The Latin American Fixed Voice Market (On Demand) publication provides key information about the major fixed-line operators in Latin America and the Caribbean. Topics covered include:
Latin American Fixed Voice Market (On Demand)
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Heavyweights dominate Latin America’s fixed-line market but there are exceptions Latin American fixed-line incumbents dominate most national markets. Many of these operators are controlled by multinational companies, but some belong to local investors and a few are state-owned.
The main multinational fixed-line players in Latin America are Telmex, founded and controlled by Mexican billionaire Carlos Slim, and Telefónica, the incumbent telco of Spain. Telefónica dominates the fixed-line market in several countries, while Telmex is the market leader only in Mexico but has operations throughout the region. Telmex’s sister company América Móvil, though predominantly a mobile operator, also provides fixed-line services in a few countries.
In January 2010, Telmex and America Móvil announced the intention to merge operations. The plan is to create a single regional telecoms giant capable of offering bundled fixed, mobile, and broadband services with 250 million subscribers across Latin America.
In late 2009, Telefónica began the process of changing its trading name to Movistar in order to unify all services - fixed-line, broadband, pay TV, and mobile - under the Movistar brand, previously used only for mobile telephony. Telefónica chose Chile as the first country to undergo the process due to its open and sophisticated telecom market.
Oi, controlled by Brazilian investors, is the largest fixed-line operator in Latin America in terms of both revenue and fixed lines in service. It moved from second to first place following its acquisition of Brasil Telecom in 2008/2009. Previously, Telmex was the regional leader in terms of fixed lines in service, and Brazil’s Telesp, owned by Telefónica, was the leader in terms of revenue.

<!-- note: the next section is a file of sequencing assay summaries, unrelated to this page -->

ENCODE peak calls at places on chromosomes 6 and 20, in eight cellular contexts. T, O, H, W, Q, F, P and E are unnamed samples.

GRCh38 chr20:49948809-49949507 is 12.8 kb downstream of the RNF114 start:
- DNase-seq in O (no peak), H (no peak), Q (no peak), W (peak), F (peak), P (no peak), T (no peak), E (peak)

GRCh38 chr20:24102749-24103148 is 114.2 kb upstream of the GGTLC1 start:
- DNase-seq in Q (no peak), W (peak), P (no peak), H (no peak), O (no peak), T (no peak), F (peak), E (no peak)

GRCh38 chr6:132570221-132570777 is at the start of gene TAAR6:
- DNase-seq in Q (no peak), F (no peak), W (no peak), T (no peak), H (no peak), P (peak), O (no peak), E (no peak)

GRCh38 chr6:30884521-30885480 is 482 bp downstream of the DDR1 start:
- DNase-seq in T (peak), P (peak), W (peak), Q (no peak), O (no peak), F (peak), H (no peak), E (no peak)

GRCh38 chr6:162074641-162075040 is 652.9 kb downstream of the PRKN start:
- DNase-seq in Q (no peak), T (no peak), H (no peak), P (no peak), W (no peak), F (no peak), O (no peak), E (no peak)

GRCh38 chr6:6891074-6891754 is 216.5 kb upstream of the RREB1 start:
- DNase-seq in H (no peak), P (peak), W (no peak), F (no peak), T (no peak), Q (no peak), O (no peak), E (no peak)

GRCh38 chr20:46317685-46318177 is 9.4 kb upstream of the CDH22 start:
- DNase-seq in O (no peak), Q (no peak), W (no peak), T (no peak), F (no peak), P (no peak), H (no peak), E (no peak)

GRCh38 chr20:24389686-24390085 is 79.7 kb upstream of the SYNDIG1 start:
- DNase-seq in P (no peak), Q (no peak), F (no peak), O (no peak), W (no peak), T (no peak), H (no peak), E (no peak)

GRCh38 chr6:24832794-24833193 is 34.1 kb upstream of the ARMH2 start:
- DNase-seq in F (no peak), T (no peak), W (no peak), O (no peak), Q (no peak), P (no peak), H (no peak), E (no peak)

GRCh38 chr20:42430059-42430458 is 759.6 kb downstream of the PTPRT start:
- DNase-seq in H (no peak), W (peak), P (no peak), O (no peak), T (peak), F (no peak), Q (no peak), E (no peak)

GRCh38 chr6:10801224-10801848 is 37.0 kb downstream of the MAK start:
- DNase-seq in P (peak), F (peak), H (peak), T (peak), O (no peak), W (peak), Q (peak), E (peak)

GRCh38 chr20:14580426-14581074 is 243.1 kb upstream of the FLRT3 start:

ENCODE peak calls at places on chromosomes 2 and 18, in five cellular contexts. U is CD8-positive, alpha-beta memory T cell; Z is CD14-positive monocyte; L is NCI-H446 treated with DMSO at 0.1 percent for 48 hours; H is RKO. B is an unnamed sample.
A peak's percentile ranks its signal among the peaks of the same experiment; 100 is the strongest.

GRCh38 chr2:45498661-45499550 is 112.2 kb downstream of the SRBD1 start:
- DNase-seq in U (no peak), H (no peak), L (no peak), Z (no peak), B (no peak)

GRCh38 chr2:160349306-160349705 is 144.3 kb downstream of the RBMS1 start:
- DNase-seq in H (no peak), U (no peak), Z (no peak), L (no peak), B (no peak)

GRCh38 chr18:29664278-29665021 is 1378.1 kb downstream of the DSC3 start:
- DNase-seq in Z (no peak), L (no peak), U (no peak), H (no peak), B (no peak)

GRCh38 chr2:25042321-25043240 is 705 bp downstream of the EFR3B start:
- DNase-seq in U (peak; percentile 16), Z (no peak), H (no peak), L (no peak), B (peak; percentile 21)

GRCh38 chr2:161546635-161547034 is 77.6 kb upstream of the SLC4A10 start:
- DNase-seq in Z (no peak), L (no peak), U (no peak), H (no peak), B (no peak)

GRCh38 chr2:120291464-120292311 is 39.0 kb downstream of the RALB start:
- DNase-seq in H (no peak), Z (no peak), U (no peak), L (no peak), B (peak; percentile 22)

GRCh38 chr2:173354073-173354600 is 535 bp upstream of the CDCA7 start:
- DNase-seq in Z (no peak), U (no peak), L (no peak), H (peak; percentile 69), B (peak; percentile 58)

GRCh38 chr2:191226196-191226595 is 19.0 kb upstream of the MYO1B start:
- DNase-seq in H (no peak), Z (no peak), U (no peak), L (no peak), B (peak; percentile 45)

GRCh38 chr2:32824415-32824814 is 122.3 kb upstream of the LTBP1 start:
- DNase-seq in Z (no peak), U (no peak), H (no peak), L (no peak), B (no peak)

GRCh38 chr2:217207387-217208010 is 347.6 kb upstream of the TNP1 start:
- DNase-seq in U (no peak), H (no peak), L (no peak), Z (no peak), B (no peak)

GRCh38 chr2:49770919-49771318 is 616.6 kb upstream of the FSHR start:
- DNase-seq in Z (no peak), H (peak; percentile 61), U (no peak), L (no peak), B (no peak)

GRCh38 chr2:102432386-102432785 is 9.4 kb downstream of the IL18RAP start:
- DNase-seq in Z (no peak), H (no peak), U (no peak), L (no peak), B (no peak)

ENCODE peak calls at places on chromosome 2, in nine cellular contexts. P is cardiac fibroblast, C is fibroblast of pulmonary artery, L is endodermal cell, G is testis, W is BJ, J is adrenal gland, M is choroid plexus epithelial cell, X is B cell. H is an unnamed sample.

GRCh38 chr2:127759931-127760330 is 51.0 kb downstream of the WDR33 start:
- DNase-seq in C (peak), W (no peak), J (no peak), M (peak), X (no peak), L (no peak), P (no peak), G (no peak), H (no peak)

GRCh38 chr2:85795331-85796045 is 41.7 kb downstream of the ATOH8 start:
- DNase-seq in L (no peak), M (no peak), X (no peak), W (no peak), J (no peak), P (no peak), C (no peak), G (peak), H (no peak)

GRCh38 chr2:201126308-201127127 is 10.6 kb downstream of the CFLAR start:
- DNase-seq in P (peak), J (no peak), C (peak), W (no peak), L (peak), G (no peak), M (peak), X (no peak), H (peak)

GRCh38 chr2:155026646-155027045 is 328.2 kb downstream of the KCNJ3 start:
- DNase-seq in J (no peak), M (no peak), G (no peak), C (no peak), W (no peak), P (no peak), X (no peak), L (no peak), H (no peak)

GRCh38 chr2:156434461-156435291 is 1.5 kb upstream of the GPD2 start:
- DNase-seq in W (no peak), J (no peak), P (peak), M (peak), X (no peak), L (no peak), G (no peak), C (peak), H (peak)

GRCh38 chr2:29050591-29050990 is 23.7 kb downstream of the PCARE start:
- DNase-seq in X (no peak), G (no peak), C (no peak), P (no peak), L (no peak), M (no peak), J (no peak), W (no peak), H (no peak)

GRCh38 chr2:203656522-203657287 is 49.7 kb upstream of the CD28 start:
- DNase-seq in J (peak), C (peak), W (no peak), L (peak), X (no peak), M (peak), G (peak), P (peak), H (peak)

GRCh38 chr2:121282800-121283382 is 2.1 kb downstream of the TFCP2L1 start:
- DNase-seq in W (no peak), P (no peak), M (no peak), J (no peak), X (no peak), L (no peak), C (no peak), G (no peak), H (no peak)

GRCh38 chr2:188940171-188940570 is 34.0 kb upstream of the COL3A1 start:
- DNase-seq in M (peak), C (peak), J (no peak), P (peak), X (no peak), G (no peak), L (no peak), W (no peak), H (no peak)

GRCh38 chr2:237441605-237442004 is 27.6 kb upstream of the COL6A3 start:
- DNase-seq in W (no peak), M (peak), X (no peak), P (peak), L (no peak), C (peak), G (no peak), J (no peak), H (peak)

Table 2 - Top ten fixed-line operators by lines in service − 2008 - 2010
Operator Country 2008 2009 2010 (Jun) Half-year change
Fixed lines in service (million)
Oi Brazil 22.07 21.29 20.76 -3%
Telmex (Mexico only) Mexico 17.59 15.88 15.74 -1%
Telesp (Telefónica) Brazil 11.66 11.25 11.26 +0%
Embratel (Telmex) 1 Brazil 5.36 6.45 6.90 +7%
CANTV 1 Venezuela 5.17 5.64 5.78 +3%
TASA (Telefónica) Argentina 4.63 4.64 4.65 +0%
Telecom Argentina Argentina 4.30 4.36 4.07 -7%
TdP (Telefónica) Peru 3.47 3.55 3.45 -3%
Movistar (Telefónica) Chile 2.12 2.03 1.97 -3%
Telefónica Telecom Colombia 2.30 1.64 1.63 -1%
(Source: BuddeComm based on company data)
Note1: Estimates for 2010 (Jun).
Table 1 - Top ten fixed-line operators by revenue, and annual change − 2008 - 2009
Operator Country 2008 2009 Annual change
Oi (wireline only) Brazil 14.96 20.34 +36%
Telmex (Mexico only) Mexico 9.01 9.13 +1%
Embratel (Telmex) Brazil 5.70 8.34 +46%
Telesp (Telefónica) Brazil 8.58 8.26 -4%
CANTV Venezuela 4.59 5.49 +19%
TASA (Telefónica) Argentina 1.45 1.50 +4%
TdP (Telefónica) Peru 1.38 1.44 +5%
CTC (Telefónica) Chile 1.37 1.28 -7%
Telecom Argentina Argentina 1.06 1.09 +3%
Telefónica Telecom Colombia 1.00 0.88 -12%
(Source: BuddeComm based on company data)